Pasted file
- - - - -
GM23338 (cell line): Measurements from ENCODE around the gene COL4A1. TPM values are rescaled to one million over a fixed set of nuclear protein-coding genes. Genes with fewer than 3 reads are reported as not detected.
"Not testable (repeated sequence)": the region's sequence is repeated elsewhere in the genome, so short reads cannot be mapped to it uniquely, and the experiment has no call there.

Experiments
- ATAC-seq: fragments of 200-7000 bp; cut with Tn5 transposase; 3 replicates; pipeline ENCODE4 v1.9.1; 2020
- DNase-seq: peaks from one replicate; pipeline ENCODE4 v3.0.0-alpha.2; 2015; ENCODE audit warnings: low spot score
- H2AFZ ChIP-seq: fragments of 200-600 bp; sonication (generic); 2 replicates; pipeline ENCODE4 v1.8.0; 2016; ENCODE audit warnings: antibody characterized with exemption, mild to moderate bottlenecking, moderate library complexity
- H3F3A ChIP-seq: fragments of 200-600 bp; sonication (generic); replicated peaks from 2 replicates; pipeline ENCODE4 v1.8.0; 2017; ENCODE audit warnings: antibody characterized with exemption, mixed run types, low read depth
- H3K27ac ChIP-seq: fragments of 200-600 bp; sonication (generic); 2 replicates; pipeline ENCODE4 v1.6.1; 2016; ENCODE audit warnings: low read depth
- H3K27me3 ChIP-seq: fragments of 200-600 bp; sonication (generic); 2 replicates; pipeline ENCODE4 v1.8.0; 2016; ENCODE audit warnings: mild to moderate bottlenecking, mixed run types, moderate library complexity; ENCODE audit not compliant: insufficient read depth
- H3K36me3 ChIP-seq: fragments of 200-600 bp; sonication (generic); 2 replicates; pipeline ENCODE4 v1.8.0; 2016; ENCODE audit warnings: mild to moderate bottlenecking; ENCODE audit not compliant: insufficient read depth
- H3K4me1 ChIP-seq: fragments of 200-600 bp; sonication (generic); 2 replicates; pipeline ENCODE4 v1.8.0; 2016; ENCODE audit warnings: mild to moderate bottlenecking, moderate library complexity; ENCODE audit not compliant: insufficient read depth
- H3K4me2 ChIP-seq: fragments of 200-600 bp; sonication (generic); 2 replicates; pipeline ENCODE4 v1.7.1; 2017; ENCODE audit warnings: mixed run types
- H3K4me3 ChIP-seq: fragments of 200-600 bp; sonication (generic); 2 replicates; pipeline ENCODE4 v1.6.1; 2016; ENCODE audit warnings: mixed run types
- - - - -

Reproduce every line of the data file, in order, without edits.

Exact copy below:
GM23338 (cell line): Measurements from ENCODE around the gene COL4A1. TPM values are rescaled to one million over a fixed set of nuclear protein-coding genes. Genes with fewer than 3 reads are reported as not detected.
"Not testable (repeated sequence)": the region's sequence is repeated elsewhere in the genome, so short reads cannot be mapped to it uniquely, and the experiment has no call there.

Experiments
- ATAC-seq: fragments of 200-7000 bp; cut with Tn5 transposase; 3 replicates; pipeline ENCODE4 v1.9.1; 2020
- DNase-seq: peaks from one replicate; pipeline ENCODE4 v3.0.0-alpha.2; 2015; ENCODE audit warnings: low spot score
- H2AFZ ChIP-seq: fragments of 200-600 bp; sonication (generic); 2 replicates; pipeline ENCODE4 v1.8.0; 2016; ENCODE audit warnings: antibody characterized with exemption, mild to moderate bottlenecking, moderate library complexity
- H3F3A ChIP-seq: fragments of 200-600 bp; sonication (generic); replicated peaks from 2 replicates; pipeline ENCODE4 v1.8.0; 2017; ENCODE audit warnings: antibody characterized with exemption, mixed run types, low read depth
- H3K27ac ChIP-seq: fragments of 200-600 bp; sonication (generic); 2 replicates; pipeline ENCODE4 v1.6.1; 2016; ENCODE audit warnings: low read depth
- H3K27me3 ChIP-seq: fragments of 200-600 bp; sonication (generic); 2 replicates; pipeline ENCODE4 v1.8.0; 2016; ENCODE audit warnings: mild to moderate bottlenecking, mixed run types, moderate library complexity; ENCODE audit not compliant: insufficient read depth
- H3K36me3 ChIP-seq: fragments of 200-600 bp; sonication (generic); 2 replicates; pipeline ENCODE4 v1.8.0; 2016; ENCODE audit warnings: mild to moderate bottlenecking; ENCODE audit not compliant: insufficient read depth
- H3K4me1 ChIP-seq: fragments of 200-600 bp; sonication (generic); 2 replicates; pipeline ENCODE4 v1.8.0; 2016; ENCODE audit warnings: mild to moderate bottlenecking, moderate library complexity; ENCODE audit not compliant: insufficient read depth
- H3K4me2 ChIP-seq: fragments of 200-600 bp; sonication (generic); 2 replicates; pipeline ENCODE4 v1.7.1; 2017; ENCODE audit warnings: mixed run types
- H3K4me3 ChIP-seq: fragments of 200-600 bp; sonication (generic); 2 replicates; pipeline ENCODE4 v1.6.1; 2016; ENCODE audit warnings: mixed run types